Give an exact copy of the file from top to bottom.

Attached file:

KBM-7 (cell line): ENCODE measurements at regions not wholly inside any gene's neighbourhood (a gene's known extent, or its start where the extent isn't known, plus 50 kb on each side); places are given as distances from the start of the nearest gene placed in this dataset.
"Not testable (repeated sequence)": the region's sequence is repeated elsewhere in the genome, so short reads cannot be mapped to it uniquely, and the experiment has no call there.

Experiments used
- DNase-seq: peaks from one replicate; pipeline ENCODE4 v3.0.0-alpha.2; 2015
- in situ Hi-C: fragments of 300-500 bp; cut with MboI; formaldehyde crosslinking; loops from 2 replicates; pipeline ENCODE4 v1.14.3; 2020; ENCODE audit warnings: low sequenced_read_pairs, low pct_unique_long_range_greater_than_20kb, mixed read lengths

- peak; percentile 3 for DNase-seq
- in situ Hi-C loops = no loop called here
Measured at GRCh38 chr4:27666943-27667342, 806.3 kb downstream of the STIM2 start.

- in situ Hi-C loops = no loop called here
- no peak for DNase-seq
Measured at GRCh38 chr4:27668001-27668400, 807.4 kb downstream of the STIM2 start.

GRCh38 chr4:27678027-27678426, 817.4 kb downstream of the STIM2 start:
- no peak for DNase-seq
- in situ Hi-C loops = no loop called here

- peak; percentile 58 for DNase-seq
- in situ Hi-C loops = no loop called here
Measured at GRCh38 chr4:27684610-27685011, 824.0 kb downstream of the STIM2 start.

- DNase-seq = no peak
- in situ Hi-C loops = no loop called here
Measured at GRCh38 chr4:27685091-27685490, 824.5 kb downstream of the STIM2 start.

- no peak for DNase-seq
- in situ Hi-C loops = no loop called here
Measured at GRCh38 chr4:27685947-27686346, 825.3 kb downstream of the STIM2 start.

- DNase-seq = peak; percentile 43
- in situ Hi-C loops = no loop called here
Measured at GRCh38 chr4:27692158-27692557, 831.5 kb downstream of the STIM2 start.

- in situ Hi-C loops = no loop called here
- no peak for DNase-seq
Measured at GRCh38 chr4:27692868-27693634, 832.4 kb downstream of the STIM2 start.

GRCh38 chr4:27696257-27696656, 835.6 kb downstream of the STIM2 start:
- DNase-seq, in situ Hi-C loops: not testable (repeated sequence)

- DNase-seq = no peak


KBM-7 (cell line): ENCODE measurements at regions not wholly inside any gene's neighbourhood (a gene's known extent, or its start where the extent isn't known, plus 50 kb on each side); places are given as distances from the start of the nearest gene placed in this dataset.
"Not testable (repeated sequence)": the region's sequence is repeated elsewhere in the genome, so short reads cannot be mapped to it uniquely, and the experiment has no call there.

Experiments used
- DNase-seq: peaks from one replicate; pipeline ENCODE4 v3.0.0-alpha.2; 2015
- in situ Hi-C: fragments of 300-500 bp; cut with MboI; formaldehyde crosslinking; loops from 2 replicates; pipeline ENCODE4 v1.14.3; 2020; ENCODE audit warnings: low sequenced_read_pairs, low pct_unique_long_range_greater_than_20kb, mixed read lengths

- peak; percentile 3 for DNase-seq
- in situ Hi-C loops = no loop called here
Measured at GRCh38 chr4:27666943-27667342, 806.3 kb downstream of the STIM2 start.

- in situ Hi-C loops = no loop called here
- no peak for DNase-seq
Measured at GRCh38 chr4:27668001-27668400, 807.4 kb downstream of the STIM2 start.

GRCh38 chr4:27678027-27678426, 817.4 kb downstream of the STIM2 start:
- no peak for DNase-seq
- in situ Hi-C loops = no loop called here

- peak; percentile 58 for DNase-seq
- in situ Hi-C loops = no loop called here
Measured at GRCh38 chr4:27684610-27685011, 824.0 kb downstream of the STIM2 start.

- DNase-seq = no peak
- in situ Hi-C loops = no loop called here
Measured at GRCh38 chr4:27685091-27685490, 824.5 kb downstream of the STIM2 start.

- no peak for DNase-seq
- in situ Hi-C loops = no loop called here
Measured at GRCh38 chr4:27685947-27686346, 825.3 kb downstream of the STIM2 start.

- DNase-seq = peak; percentile 43
- in situ Hi-C loops = no loop called here
Measured at GRCh38 chr4:27692158-27692557, 831.5 kb downstream of the STIM2 start.

- in situ Hi-C loops = no loop called here
- no peak for DNase-seq
Measured at GRCh38 chr4:27692868-27693634, 832.4 kb downstream of the STIM2 start.

GRCh38 chr4:27696257-27696656, 835.6 kb downstream of the STIM2 start:
- DNase-seq, in situ Hi-C loops: not testable (repeated sequence)

- DNase-seq = no peak